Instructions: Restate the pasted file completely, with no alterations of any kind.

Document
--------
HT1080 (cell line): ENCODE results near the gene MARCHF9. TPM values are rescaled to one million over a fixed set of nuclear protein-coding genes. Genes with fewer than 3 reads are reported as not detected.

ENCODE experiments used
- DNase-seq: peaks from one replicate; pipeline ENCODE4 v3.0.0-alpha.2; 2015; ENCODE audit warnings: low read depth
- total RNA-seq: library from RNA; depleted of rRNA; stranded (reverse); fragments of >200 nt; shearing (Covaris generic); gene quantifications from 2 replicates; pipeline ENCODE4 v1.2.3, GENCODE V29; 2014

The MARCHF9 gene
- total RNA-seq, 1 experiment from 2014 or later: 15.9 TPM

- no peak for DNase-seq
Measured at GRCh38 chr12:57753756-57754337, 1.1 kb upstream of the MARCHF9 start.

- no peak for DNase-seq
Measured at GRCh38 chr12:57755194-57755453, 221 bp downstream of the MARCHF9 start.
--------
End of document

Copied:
HT1080 (cell line): ENCODE results near the gene MARCHF9. TPM values are rescaled to one million over a fixed set of nuclear protein-coding genes. Genes with fewer than 3 reads are reported as not detected.

ENCODE experiments used
- DNase-seq: peaks from one replicate; pipeline ENCODE4 v3.0.0-alpha.2; 2015; ENCODE audit warnings: low read depth
- total RNA-seq: library from RNA; depleted of rRNA; stranded (reverse); fragments of >200 nt; shearing (Covaris generic); gene quantifications from 2 replicates; pipeline ENCODE4 v1.2.3, GENCODE V29; 2014

The MARCHF9 gene
- total RNA-seq, 1 experiment from 2014 or later: 15.9 TPM

- no peak for DNase-seq
Measured at GRCh38 chr12:57753756-57754337, 1.1 kb upstream of the MARCHF9 start.

- no peak for DNase-seq
Measured at GRCh38 chr12:57755194-57755453, 221 bp downstream of the MARCHF9 start.